Boar-Crested Helmet

The Boar-Crested Helmet, a striking Viking helmet type, stands out with its distinctive and intimidating boar-shaped crest. Crafted during the Viking Age, this headgear features a conical dome made of iron or steel, providing solid protection for the wearer. The most notable feature of the Boar-Crested Helmet is the crest at the top, fashioned in the shape of a boar’s head with fearsome tusks.

This crest symbolized the warrior’s ferocity and prowess in battle, instilling fear in their adversaries. The helmet’s craftsmanship showcases the artistic skill of Viking armorers, blending functionality with symbolism. As an awe-inspiring artifact of the Viking era, the Boar-Crested Helmet offers a glimpse into the warrior culture and the significance of animal symbolism in Viking mythology.

Raven Helmet

The Raven Helmet, an intriguing Viking helmet type, derives its name from its captivating and symbolic raven motifs. Crafted during the Viking Age, this headgear features a conical iron or steel dome, offering sturdy protection on the battlefield. The Raven Helmet’s distinguishing feature is the intricate raven ornamentation, often crafted from bronze or other metals, attached to the top of the helmet.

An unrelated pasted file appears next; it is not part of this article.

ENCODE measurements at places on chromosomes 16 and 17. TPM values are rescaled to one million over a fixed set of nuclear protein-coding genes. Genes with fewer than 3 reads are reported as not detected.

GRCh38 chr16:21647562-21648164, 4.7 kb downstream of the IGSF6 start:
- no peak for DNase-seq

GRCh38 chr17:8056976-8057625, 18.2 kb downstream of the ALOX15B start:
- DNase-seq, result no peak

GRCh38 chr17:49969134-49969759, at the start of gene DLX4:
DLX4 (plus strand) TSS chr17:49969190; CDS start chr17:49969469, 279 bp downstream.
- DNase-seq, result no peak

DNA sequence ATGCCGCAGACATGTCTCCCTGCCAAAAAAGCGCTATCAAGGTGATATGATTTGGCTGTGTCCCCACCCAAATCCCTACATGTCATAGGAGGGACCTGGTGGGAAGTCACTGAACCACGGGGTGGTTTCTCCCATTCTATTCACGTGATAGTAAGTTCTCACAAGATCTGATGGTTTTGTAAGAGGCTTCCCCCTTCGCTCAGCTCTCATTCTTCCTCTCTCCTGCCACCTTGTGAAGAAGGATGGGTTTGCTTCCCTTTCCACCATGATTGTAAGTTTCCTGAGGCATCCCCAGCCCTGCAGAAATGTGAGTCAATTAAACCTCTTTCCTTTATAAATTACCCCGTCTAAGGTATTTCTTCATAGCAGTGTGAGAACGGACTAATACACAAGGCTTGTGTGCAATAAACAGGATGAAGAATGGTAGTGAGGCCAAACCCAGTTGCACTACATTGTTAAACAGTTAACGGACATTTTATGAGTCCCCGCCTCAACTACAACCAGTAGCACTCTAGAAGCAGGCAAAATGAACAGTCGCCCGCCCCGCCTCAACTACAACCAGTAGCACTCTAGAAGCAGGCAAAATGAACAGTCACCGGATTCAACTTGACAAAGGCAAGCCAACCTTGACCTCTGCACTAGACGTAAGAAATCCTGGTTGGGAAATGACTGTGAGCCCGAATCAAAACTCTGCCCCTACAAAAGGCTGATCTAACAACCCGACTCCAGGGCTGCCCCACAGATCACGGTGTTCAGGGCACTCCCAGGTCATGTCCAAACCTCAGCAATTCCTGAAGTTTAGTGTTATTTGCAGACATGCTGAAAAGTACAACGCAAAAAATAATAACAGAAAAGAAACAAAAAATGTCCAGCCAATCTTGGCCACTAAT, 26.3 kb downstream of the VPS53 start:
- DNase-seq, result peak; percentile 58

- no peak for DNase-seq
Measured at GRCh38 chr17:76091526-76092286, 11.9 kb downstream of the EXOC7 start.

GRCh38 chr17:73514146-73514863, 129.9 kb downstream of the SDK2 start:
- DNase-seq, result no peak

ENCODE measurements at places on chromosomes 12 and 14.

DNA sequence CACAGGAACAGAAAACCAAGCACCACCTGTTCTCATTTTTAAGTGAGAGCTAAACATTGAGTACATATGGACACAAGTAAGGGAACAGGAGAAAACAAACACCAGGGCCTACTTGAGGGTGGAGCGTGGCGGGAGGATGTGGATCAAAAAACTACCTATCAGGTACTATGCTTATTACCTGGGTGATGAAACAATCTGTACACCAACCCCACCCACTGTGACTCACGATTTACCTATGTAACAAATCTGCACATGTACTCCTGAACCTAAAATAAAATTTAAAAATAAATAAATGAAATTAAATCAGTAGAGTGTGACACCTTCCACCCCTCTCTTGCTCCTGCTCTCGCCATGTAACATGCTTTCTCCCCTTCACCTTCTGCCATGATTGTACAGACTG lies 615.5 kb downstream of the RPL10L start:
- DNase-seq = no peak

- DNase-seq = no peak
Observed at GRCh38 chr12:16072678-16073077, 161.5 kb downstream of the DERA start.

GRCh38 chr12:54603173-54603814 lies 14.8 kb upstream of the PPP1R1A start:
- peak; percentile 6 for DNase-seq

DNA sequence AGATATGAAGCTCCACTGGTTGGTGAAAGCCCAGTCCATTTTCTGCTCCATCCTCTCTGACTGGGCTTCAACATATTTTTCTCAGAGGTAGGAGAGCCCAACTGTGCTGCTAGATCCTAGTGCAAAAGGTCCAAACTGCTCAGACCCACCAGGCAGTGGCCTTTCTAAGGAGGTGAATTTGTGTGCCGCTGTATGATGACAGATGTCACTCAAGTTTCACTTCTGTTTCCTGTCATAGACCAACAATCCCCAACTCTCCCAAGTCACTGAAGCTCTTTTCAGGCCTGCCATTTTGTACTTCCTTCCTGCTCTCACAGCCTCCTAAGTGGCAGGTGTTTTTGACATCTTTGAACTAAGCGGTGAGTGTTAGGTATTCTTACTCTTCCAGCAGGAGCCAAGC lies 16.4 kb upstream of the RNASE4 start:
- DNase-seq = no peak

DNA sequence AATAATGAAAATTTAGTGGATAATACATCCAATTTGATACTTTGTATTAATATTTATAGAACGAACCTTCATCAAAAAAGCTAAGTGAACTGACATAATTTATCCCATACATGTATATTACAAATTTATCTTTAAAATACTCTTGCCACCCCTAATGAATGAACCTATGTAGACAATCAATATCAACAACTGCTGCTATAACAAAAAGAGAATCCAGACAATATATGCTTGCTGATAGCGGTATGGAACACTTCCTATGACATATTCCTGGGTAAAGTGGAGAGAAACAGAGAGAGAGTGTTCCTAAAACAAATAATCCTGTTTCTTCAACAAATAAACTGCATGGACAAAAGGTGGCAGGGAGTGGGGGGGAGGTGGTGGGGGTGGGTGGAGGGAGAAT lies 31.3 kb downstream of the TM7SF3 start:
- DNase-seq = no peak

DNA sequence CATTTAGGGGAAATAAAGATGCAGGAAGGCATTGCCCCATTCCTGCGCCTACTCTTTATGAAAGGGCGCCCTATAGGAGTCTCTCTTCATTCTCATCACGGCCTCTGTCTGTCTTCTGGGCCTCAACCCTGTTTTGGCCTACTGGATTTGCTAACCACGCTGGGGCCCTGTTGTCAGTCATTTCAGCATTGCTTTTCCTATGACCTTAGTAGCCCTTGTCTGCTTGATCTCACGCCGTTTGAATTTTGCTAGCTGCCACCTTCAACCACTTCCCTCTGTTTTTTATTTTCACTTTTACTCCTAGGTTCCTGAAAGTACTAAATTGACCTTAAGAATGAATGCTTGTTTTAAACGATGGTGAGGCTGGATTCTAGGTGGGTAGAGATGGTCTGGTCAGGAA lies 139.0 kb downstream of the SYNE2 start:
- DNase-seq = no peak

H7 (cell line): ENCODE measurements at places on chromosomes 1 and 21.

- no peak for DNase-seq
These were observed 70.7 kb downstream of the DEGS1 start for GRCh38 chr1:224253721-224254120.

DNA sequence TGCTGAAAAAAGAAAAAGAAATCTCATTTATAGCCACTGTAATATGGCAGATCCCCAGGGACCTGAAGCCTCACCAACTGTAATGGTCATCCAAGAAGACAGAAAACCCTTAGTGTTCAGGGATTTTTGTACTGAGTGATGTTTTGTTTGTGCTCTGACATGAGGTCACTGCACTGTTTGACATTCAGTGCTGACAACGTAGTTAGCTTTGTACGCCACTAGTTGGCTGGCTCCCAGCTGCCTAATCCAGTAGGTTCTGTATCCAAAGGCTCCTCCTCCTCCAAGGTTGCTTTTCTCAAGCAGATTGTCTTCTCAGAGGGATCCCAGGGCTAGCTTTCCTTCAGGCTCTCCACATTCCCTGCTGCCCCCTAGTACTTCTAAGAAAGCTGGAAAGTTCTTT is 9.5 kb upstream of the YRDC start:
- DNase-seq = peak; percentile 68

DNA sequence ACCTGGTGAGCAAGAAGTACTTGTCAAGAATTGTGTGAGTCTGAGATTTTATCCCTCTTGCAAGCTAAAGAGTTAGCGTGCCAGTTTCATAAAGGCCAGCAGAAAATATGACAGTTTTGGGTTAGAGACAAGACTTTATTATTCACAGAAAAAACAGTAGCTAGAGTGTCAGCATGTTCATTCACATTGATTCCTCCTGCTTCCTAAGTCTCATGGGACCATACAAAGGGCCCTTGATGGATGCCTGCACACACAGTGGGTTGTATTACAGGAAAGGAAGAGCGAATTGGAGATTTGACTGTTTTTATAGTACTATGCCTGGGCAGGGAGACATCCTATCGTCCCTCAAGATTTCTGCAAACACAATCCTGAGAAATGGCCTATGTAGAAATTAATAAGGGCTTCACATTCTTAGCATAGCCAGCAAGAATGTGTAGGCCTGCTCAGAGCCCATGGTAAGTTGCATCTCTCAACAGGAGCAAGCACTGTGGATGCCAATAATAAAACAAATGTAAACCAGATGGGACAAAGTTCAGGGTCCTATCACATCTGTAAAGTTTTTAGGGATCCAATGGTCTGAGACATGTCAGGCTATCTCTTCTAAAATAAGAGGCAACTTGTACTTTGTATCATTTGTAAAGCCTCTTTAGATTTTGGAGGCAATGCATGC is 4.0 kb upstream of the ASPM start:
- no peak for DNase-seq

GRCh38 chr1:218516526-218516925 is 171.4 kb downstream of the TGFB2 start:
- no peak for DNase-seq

The raven, a powerful symbol in Norse mythology, represented intelligence, foresight, and war. Worn by Viking warriors, the Raven Helmet embodied a connection to the divine and a declaration of bravery. Its artistic craftsmanship, combined with its spiritual significance, makes the Raven Helmet a captivating artifact, providing valuable insights into the warrior ethos and belief system of these legendary Norse seafarers.

Dragon Helmet

The Dragon Helmet, an awe-inspiring Viking helmet type, stands as a testament to the fierce and mythical spirit of these Norse warriors. Crafted during the Viking Age, this headgear features a conical iron or steel dome, ensuring reliable protection during combat. What sets the Dragon Helmet apart is its magnificent dragon-head adornment, often made from bronze or other metals, positioned on the front of the helmet.

This fierce dragon motif symbolized the warrior’s ferocity and mythical prowess in battle. As a captivating blend of functionality and artistry, the Dragon Helmet showcases the remarkable craftsmanship of Viking armorers. Worn proudly by Viking fighters, it proclaimed their fearsome presence on the battlefield and paid homage to the mythical creatures of Norse folklore.

Horsehair Helmet